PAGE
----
Metabolomic Profiles Delineate Potential Role For Sarcosine In Prostate Cancer Progression
April 12, 2017
UroToday - In the February 12, 2009 issue of Nature, the group of Dr. Arul Chinnaiyan identified sarcosine, an N-methyl derivative of the amino acid glycine as a metabolite that is highly increased during prostate cancer (CaP) progression.
The scientists used liquid and gas chromatography coupled with mass spectrometry to interrogate the relative levels of 1,126 metabolites from 262 prostate-related biospecimens (42 tissue samples and 110 matched plasma and post-digital rectal examination urine samples). Metabolomic profiles from urine or plasma did not identify differences between biopsy-positive and biopsy-negative individuals. For tissue, benign adjacent prostate (16 samples), clinically localized CaP (12 samples) and metastatic CaP (14 samples) were studied. A total of 69 metabolites were found in CaP and/or metastatic samples but not in benign prostate samples. After further analysis, 6 metabolites were found to be significantly increased on disease progression from benign to CaP to metastatic disease.
They focused on sarcosine, as it is involved in the amino acid metabolism and methylation processes that are enriched during CaP progression. Sarcosine was markedly elevated in 79% of metastatic samples, 42% of localized samples but no benign prostate samples. They developed an assay to measure as little as 10 fetomoles of sarcosine, and in an independent tissue sample set it was significantly elevated in metastatic CaP compared to organ-confined CaP compared to benign tissue. Regarding the predictive value for the assay among patients with a PSA between 2 and 10ngml, sarcosine performed better than PSA.
Evaluation of CaP cell lines revealed increased sarcosine levels compared to benign prostate cell lines. Overexpression of the histone methyltransferase EZH2 (which can mediate cell invasion and neoplastic progression) in benign prostate epithelial cells increased sarcosine levels, whereas its knockdown diminished sarcosine levels. Addition of sarcosine to non-invasive prostate cells resulted in an invasive phenotype and increased motility. Using siRNA to block the enzyme GNMT that converts glycine to sarcosine resulted in significant reduction in cell invasion and 3-fold decrease in sarcosine levels.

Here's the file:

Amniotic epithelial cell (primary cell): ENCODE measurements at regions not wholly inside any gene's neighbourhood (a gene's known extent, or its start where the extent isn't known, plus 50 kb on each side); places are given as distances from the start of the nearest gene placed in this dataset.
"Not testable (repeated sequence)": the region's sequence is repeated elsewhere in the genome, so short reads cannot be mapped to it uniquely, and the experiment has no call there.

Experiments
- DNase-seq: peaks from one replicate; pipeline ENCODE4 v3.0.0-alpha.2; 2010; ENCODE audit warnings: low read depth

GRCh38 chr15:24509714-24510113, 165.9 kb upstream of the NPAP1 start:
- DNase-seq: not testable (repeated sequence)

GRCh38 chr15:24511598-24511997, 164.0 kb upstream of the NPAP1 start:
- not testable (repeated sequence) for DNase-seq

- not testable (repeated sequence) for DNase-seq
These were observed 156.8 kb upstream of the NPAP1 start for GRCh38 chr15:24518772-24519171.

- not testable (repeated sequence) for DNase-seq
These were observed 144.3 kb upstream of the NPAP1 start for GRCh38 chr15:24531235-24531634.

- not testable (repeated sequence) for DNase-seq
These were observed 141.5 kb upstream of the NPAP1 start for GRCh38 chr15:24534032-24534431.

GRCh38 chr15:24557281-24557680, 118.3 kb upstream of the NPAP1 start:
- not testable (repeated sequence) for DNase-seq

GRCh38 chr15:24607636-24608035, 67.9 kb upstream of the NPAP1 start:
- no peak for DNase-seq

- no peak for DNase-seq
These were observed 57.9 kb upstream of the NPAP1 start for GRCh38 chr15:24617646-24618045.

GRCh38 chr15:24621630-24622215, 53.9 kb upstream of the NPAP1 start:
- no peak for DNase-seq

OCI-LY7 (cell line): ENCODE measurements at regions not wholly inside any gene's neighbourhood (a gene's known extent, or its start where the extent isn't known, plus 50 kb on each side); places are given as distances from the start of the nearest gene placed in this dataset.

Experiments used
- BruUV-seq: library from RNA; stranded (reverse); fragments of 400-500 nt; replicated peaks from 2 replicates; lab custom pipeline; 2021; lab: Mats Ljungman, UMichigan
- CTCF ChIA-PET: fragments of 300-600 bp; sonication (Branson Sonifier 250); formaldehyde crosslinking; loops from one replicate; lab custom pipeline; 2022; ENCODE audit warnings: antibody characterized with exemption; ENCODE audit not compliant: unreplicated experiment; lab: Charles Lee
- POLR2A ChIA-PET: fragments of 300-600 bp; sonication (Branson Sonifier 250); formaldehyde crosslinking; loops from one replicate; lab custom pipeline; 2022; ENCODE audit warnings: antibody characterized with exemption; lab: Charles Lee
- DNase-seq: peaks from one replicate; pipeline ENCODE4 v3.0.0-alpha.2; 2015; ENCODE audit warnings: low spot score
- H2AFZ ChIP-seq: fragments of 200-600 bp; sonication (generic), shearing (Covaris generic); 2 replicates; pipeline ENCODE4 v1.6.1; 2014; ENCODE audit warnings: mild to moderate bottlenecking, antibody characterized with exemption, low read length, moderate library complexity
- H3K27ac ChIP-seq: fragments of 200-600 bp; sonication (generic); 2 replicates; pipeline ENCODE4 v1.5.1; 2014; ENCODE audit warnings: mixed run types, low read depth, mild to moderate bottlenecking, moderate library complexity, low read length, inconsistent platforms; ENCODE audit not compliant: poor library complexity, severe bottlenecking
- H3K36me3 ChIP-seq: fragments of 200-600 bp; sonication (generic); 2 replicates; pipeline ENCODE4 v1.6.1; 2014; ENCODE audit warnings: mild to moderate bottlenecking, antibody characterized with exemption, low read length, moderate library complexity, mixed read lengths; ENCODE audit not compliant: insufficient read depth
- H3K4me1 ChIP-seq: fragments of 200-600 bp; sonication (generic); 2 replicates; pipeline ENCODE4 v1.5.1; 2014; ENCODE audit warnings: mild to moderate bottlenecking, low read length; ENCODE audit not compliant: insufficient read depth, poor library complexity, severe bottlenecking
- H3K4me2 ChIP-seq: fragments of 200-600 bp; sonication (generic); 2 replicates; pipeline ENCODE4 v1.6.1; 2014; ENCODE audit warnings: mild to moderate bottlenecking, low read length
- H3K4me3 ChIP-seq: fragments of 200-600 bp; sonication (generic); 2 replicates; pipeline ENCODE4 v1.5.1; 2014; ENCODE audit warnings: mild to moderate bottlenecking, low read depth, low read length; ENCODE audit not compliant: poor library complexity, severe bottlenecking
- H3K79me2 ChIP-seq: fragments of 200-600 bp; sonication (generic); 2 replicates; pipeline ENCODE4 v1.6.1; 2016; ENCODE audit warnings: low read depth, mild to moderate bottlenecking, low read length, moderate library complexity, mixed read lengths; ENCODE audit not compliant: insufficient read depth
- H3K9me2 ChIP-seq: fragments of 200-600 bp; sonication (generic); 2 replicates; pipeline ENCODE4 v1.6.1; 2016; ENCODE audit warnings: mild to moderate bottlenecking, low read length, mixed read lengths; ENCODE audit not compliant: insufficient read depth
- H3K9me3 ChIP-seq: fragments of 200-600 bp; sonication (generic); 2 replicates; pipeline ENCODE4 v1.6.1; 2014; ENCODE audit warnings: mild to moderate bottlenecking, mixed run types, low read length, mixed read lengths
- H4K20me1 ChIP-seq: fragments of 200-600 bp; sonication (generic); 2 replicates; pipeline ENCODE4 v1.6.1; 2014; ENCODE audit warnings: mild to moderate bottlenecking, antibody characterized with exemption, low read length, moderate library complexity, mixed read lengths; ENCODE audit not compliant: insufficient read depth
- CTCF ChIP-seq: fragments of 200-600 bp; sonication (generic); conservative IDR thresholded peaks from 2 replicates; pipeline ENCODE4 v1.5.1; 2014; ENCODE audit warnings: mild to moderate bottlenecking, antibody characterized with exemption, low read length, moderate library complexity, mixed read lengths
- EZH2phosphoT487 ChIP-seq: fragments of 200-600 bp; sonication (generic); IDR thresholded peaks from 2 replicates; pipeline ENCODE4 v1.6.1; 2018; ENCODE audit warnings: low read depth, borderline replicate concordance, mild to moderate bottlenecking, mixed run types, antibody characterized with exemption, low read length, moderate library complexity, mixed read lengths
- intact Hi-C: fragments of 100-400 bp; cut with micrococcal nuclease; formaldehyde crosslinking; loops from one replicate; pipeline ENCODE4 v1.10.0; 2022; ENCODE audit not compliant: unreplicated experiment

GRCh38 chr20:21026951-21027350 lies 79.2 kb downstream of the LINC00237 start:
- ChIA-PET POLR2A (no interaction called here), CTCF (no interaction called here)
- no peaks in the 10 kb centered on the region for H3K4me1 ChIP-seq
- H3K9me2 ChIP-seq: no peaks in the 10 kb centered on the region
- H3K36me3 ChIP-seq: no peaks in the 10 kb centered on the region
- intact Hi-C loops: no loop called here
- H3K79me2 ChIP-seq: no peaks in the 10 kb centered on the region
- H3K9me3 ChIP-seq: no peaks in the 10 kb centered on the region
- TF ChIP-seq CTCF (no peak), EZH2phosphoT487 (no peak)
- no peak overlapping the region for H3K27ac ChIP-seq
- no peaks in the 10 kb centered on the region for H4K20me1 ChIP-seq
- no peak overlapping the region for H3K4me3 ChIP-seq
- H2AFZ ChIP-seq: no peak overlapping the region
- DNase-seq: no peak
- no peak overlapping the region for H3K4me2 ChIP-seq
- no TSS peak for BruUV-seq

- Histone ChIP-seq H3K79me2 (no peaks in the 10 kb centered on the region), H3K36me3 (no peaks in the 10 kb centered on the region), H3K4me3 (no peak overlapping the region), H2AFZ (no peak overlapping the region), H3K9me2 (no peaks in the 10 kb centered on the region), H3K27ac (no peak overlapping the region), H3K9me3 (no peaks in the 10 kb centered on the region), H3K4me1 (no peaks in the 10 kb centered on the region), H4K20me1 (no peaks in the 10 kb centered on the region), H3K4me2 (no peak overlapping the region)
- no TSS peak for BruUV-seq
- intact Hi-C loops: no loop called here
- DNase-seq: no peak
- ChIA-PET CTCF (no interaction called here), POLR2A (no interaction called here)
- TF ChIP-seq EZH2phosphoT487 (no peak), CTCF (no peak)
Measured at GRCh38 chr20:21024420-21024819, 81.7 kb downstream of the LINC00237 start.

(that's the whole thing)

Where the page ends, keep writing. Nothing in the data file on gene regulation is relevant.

Furthermore, the ETS family of fusion genes known to be involved in CaP progression was found to be directly linked to the sarcosine pathway. Induced ETS related gene expression resulted in a 3-fold increase in sarcosine expression in benign prostate cells and knockdown in aggressive cells resulted in a 3-fold reduction in sarcosine. This links the sarcosine pathway to androgen signaling and ETS gene fusion regulation. Thus, sarcosine may have both a diagnostic and therapeutic role in prostate cancer.
Sreekumar A, Poisson LM, Rajendiran TM, Khan AP, Cao Q, Yu J, Laxman B, Mehra R, Lonigro RJ, Li Y, Nyati MK, Ahsan A, Kalyana-Sundaram S, Han B, Cao X, Byun J, Omenn GS, Ghosh D, Pennathur S, Alexander DC, Berger A, Shuster JR, Wei JT, Varambally S, Beecher C, Chinnaiyan AM
Nature. 2009 Feb 12;457(7231):910-4
UroToday Contributing Editor Christopher P. Evans, MD, FACS
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